OCCT Trinity Term 2021 Week 4 updates

On Monday we joined Eleni Philippou for the online book launch of her newly-published monograph, Speaking Politically: Adorno and Postcolonial Fiction. In this monograph Theodor Adorno’s philosophy engages with postcolonial texts and authors that emerge out of situations of political extremity – apartheid South Africa, war-torn Sri Lanka, Pinochet’s dictatorship, and the Greek military junta.


Don’t forget to book your tickets for Oxford Translation Day, which will take place as a series of virtual events, including recordings of the shortlisted Oxford-Weidenfeld translators discussing their work. These recordings will be made available on the OCCT website on 12 June. Here is a quick taster of Oxford Translation Day’s extended programme of events:


On 31 May, together with Queen’s Translation Exchange, we welcome Anton Hur, the English translator of Bora Chung’s Cursed Bunny. In this event, Hur describes “the curse of knowledge” in translation, or the various ways an otherwise learned and well-meaning translator can inadvertently sabotage their own work. On 11 June, Ros Schwartz discusses her translation of A Long Way from Douala. This novel is the first publication in English of a work by Max Lobé, a Cameroonian writer hailed as an important new voice in African writing. On 12 June, join Adriana X. Jacobs to discuss and read poems from her translation of Vaan Nguyen’s The Truffle Eye. Vaan Nguyen has been described as "a veritable juggler of Hebrew," a poet whose work radically remixes world classics and pop culture, the personal and the political, past and present. Also, on 12 June, Abdilatif Abdalla and Annmarie Drury read from Abdalla’s poetry collection Sauti ya Dhiki (Voice of Agony), one of the most important Swahili poetry collections of the twentieth century, and discuss its art and the story behind it.


All events are free but require registration. Register here by 10 June: https://docs.google.com/forms/d/1Z_z4PhIy-DZzYWGLdKU-iXJDpJwZEoWdnVNwtKOx458/viewform?edit_requested=true.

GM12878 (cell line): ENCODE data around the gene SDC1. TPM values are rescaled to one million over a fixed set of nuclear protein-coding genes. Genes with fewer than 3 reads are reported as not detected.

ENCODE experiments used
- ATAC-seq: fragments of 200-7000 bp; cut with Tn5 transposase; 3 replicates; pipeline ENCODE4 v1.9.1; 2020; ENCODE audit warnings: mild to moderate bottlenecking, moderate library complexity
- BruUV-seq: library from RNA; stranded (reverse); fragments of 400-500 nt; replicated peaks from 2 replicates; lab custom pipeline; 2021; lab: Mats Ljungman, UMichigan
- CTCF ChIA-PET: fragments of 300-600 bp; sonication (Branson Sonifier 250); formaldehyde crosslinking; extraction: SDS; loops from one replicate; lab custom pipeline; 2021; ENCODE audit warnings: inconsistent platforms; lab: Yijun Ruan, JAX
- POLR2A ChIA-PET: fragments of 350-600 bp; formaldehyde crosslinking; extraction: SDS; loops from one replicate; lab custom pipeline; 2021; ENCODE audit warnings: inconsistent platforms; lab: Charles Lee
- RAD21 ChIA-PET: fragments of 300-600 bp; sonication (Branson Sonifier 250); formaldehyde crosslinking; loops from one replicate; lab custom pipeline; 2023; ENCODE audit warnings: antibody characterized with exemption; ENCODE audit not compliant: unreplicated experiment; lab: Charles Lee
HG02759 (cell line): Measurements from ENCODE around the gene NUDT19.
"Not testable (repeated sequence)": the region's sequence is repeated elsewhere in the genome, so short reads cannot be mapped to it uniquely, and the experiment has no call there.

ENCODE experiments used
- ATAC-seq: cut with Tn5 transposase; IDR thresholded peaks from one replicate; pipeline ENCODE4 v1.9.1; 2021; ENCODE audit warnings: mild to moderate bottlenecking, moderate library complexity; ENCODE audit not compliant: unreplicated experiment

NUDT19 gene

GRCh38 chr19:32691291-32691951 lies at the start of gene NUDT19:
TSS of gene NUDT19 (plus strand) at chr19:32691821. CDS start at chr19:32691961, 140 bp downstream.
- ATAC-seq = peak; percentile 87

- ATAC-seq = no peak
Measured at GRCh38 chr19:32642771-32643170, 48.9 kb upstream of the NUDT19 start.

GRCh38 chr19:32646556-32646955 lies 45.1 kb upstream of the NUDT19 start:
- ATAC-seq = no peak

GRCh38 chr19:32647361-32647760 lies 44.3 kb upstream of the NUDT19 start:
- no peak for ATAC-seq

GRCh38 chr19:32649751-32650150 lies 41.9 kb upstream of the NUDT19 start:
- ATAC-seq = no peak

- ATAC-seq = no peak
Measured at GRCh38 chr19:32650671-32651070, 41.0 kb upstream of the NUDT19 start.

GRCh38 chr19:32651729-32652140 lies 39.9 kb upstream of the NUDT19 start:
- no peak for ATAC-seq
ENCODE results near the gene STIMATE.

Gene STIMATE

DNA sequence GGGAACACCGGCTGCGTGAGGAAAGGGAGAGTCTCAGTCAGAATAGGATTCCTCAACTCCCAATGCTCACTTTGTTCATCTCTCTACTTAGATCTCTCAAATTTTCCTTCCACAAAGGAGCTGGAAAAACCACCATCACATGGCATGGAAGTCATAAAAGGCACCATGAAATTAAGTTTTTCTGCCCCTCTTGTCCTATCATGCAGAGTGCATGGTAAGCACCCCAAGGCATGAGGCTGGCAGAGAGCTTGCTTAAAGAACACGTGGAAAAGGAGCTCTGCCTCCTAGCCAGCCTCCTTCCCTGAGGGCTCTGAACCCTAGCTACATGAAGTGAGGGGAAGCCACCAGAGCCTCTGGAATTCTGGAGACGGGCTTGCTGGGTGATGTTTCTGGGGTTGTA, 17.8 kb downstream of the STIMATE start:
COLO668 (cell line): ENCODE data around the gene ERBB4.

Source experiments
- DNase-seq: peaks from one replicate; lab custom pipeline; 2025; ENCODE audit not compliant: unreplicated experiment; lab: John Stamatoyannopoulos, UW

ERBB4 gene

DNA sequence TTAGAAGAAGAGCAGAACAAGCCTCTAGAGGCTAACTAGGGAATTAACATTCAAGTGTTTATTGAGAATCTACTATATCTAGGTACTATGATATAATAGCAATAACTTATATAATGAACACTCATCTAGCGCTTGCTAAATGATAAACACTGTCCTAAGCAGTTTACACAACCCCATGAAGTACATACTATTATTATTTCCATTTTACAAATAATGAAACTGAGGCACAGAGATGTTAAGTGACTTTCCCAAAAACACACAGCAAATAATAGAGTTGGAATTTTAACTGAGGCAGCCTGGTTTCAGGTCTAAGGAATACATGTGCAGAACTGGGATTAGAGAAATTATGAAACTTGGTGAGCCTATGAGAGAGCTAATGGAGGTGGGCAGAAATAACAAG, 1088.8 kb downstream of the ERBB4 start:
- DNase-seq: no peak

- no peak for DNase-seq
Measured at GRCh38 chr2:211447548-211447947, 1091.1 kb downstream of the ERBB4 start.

Centre for Philosophy and Critical Thought
Annual Conference 2021
Goldsmiths, University of London

2-4 and 9-11 June, 2021
3:30-7:30pm BST, online

KEYNOTES: Miriam Leonard (UCL), Manfred Posani Löwenstein (Istituto Italiano per gli Studi Storici), Tina Chanter (Newcastle), Jeremy Glick (Hunter College, CUNY), Rebecca Comay (Toronto)

REGISTRATION: https://gold-ac-uk.zoom.us/meeting/register/tJUuce-vrD0sGNQDSl7RtdiGf04v5PjFu5Go

Pivotal for the history of aesthetics are the encounters between philosophy and tragedy that span from Ancient Greece to the decolonizing Caribbean. Ever since its infamous exclusion in Plato’s Republic and its theorisation in Aristotle’s Poetics, tragedy has played a number of often contrasting roles in philosophy’s own self-understanding. Tragedy has variously been conceived as an origin of philosophical (and dialectical) thought, as a limit to philosophy’s efforts at intellectual sovereignty, as well as a constant source of ethical exemplification and conceptual instruction. While conscious of the stakes of philosophy’s image of tragedy, this conference will try to expand its purview to look beyond and beneath a late-eighteenth early-nineteenth century idea of the tragic which has often come to saturate reflection on this relationship. Tragedy and Philosophy will therefore also seek to consider a variety of themes that transcend the equation between tragedy and the tragic, including: the contribution of anthropology and history to an understanding of the specificity of Greek tragedy; the place of femininity, lament and conflict in ancient Greek tragedies; the relation between music and words in tragedy, and its philosophical significance (including in tragedy’s repetition by modern opera); the early modern emergence of a poetics of tragedy irreducible to Aristotelian and Idealist or Romantic variants; tragedy as a reflection on sovereignty; tragedy as an art intimately linked to moments of crisis and transition.

This virtual conference is organised in sessions distributed over six days. Each panel will take place from 3:30-5:30pm BST and each keynote address from 6:00-7:30pm BST. Sessions will be followed by a discussion. A concluding roundtable will close the conference.